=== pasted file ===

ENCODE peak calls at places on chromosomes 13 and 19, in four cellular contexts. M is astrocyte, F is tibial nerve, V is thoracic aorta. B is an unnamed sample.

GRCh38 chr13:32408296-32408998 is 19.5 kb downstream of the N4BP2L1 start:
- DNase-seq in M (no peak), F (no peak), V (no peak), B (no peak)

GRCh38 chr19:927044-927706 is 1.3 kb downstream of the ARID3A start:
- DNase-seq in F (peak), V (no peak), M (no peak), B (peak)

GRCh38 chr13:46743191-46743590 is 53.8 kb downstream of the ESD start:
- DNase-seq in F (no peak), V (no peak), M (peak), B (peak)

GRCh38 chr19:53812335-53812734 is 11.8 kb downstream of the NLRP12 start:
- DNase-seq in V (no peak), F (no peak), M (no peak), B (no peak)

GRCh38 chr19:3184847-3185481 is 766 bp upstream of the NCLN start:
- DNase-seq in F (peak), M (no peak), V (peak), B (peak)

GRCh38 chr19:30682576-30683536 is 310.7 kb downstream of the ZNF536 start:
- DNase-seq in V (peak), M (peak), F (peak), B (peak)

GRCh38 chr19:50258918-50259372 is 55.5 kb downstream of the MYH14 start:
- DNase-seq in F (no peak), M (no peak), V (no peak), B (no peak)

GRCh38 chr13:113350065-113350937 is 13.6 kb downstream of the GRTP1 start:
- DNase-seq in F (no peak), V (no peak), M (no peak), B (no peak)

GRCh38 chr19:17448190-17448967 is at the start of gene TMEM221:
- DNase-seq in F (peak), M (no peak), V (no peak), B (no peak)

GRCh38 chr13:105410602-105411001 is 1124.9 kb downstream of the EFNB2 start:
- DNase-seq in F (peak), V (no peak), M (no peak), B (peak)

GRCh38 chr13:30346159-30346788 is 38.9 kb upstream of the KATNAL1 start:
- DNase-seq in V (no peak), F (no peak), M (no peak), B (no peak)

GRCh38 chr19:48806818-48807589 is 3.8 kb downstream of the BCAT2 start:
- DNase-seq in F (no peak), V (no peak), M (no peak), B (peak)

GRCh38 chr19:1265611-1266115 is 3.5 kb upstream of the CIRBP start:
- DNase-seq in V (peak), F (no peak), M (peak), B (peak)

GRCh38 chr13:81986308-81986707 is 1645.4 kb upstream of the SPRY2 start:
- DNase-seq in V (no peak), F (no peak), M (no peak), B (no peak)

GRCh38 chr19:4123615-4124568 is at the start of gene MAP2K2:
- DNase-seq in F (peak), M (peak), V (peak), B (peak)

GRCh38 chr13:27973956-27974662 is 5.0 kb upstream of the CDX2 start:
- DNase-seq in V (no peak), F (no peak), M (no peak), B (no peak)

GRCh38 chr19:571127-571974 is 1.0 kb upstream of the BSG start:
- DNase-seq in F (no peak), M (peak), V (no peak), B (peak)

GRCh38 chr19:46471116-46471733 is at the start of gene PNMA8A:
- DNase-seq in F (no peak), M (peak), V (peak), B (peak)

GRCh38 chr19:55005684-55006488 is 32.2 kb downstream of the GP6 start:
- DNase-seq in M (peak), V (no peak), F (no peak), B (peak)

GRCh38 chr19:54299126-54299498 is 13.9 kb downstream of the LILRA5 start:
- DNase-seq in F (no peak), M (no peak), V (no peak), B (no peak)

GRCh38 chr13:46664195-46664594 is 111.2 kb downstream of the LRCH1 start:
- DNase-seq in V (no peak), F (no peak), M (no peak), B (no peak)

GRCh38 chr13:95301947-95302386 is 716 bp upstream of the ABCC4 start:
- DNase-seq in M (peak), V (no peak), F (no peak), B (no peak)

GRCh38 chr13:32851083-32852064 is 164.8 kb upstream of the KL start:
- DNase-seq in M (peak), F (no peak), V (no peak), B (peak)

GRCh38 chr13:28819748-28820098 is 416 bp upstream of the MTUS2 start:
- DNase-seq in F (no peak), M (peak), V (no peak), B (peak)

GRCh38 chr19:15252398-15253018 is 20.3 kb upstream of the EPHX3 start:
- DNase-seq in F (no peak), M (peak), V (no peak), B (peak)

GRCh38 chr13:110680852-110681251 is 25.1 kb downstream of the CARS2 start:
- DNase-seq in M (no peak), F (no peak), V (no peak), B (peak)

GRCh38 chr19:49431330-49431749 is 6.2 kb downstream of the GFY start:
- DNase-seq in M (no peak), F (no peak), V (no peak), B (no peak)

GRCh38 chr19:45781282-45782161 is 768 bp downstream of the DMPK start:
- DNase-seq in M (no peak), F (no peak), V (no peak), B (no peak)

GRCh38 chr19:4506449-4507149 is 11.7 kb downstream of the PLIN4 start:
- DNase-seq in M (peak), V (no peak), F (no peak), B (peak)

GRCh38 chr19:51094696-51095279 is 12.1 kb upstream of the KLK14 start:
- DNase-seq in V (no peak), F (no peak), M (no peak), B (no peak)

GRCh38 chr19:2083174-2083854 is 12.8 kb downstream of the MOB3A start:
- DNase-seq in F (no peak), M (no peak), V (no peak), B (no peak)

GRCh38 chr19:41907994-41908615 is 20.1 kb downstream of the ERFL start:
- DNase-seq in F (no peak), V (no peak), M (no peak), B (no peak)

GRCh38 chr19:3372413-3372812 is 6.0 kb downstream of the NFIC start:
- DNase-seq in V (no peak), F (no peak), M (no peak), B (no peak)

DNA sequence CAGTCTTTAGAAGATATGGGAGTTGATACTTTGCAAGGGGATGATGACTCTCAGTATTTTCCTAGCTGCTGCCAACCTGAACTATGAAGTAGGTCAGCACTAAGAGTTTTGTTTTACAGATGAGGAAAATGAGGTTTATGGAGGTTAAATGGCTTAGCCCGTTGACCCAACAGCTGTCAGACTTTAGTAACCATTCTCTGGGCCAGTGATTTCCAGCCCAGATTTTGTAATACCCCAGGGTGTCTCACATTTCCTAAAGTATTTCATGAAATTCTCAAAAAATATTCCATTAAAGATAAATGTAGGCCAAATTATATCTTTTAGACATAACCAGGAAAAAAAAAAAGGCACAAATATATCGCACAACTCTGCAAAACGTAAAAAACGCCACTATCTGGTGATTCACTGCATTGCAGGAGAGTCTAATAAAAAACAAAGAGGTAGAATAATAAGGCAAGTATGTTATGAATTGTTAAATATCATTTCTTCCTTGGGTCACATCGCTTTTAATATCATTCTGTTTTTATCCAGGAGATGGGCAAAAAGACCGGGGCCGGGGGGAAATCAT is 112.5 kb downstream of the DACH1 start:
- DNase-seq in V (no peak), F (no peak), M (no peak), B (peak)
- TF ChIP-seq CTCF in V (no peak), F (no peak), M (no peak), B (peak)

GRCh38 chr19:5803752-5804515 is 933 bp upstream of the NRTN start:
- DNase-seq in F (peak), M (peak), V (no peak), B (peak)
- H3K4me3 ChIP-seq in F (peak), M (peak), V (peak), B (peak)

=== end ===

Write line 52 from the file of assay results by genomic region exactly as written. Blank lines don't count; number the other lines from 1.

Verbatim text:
GRCh38 chr13:110680852-110681251 is 25.1 kb downstream of the CARS2 start: